Share this story

 | By Steve and Bridget Patton

Trusting God and each other in adversity

When life doesn’t go according to plan, how can married couples be strong together in the face of adversity?

At their wedding, a man and woman promise to love one another “in good times and in bad, in sickness and in health.” The surface meaning is that they will stick together despite whatever problems they encounter. The deeper meaning is that those very problems can serve as occasions to draw them closer to one another and to God. An analogy of this hidden value of adversity can be seen in other spheres of life.

To maintain physical strength we need regular and even somewhat uncomfortable resistance exercise. The same goes for relationships with difficult people. Kind people build and maintain kindness not by avoiding difficult people but by striving, to whatever extent they reasonably can, to lovingly engage with them.

So even if it is good for a married couple to pray for health and happiness, they should also pray that they will lovingly and patiently accept whatever adversities God might allow them to suffer.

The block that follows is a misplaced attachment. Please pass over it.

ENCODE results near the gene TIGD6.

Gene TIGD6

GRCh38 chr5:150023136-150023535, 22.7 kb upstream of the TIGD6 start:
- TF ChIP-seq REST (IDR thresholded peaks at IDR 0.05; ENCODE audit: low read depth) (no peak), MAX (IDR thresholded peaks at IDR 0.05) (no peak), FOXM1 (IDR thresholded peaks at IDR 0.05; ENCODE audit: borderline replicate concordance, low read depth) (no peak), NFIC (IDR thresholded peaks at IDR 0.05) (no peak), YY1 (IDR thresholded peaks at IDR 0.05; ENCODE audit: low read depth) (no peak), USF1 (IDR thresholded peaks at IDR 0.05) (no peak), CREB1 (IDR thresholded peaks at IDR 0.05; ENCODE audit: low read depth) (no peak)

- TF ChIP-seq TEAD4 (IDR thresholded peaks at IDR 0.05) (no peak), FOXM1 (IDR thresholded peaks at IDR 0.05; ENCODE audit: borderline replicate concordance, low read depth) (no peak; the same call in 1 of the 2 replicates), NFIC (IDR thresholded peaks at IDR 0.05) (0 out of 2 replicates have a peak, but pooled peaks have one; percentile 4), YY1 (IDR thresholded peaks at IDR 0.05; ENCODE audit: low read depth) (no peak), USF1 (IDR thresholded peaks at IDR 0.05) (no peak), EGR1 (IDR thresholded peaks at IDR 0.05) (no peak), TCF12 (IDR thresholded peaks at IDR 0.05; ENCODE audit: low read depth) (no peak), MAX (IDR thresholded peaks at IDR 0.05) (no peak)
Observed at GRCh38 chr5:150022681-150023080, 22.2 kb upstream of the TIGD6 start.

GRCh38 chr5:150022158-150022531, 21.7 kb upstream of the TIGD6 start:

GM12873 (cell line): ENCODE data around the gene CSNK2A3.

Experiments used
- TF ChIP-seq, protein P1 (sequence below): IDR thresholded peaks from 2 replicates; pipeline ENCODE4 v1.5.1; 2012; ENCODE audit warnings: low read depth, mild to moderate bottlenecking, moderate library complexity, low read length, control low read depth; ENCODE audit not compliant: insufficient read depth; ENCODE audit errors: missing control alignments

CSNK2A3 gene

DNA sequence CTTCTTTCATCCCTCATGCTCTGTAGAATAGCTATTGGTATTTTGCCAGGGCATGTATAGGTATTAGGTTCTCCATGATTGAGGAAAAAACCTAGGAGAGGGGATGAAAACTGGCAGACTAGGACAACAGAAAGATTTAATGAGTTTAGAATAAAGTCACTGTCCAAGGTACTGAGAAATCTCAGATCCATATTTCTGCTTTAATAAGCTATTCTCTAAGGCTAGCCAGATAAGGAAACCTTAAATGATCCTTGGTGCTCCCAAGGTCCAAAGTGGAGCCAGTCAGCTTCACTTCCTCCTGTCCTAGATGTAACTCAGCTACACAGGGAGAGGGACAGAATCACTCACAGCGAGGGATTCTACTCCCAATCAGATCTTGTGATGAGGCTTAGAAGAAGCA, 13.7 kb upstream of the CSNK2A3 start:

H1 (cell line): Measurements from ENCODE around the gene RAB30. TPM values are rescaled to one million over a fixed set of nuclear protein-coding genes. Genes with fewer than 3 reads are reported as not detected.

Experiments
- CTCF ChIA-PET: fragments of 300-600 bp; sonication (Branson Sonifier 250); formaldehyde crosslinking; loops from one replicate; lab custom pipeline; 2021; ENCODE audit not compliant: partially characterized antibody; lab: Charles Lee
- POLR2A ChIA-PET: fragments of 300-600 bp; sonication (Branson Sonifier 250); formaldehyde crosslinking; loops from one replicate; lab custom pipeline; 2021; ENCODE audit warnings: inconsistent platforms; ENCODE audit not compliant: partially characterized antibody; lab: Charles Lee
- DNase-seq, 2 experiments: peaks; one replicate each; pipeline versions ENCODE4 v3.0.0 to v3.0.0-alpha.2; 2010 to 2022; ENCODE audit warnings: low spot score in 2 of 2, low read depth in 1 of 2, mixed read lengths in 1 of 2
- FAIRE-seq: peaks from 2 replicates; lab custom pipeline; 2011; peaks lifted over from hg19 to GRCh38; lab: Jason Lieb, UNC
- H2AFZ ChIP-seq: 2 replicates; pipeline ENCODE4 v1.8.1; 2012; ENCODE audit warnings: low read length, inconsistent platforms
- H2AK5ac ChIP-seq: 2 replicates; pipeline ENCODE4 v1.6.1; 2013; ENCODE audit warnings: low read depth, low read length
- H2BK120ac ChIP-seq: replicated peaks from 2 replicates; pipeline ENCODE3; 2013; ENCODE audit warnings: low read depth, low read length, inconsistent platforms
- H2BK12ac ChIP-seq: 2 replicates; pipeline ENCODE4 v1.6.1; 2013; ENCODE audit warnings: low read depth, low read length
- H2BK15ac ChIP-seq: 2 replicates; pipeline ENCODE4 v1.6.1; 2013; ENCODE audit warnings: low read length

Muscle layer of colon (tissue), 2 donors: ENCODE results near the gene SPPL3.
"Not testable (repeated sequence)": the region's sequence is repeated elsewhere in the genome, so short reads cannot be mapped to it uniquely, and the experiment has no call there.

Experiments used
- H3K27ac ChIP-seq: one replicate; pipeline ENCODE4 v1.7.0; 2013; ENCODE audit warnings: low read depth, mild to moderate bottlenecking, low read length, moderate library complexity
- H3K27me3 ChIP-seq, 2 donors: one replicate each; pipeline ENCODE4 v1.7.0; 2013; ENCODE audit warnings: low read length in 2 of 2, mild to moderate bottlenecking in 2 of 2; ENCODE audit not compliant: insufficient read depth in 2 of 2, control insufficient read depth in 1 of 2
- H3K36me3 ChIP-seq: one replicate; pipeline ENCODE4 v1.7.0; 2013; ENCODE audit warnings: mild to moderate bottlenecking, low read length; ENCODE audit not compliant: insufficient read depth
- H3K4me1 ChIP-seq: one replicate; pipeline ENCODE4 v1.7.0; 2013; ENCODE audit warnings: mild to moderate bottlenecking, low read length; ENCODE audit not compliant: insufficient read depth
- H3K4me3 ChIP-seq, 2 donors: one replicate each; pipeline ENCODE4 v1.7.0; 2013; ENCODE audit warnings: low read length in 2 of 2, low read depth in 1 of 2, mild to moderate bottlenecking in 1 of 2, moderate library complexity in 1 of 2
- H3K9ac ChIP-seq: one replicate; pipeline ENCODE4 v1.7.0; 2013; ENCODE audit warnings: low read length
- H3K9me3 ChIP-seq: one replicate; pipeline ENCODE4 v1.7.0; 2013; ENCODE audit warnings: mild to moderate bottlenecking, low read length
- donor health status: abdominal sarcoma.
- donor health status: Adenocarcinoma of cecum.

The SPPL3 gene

A couple can prayerfully consider every good thing they have – including their health, abilities and freedoms – as gifts entrusted to them, on loan, from God. It is important to offer them as gifts back to the Lord, and have hearts and hands open to receive the strength from God to deal with life’s unexpected suffering.

A couple can expect their lifelong assortment of sufferings to be tailor-made just for them. The possibilities can range across a spectrum of intensity – e.g., from a momentary annoyance, to a temporary disruption, to a thorough and permanent ruination. We just don’t know.

We know only this: “God is faithful and will not let you be tried beyond your strength.” (1Cor 10:13) He wants us to reach out to him for help, to console one another and to prayerfully unite our sufferings with his own.

Throughout our marriage we should trust that everything God sends our way – the bad as well as the good – he sends to somehow help us better love him and each other. It’s all in our disposition. A Chinese proverb about adversity states it well: the same scorching sun that hardens the ball of clay, softens the ball of wax.

Steve and Bridget Patton hold master’s degrees in theology and counseling and serve as family life ministers in the Diocese of Sacramento.

¡Lee este artículo en español! (Spanish Language Version)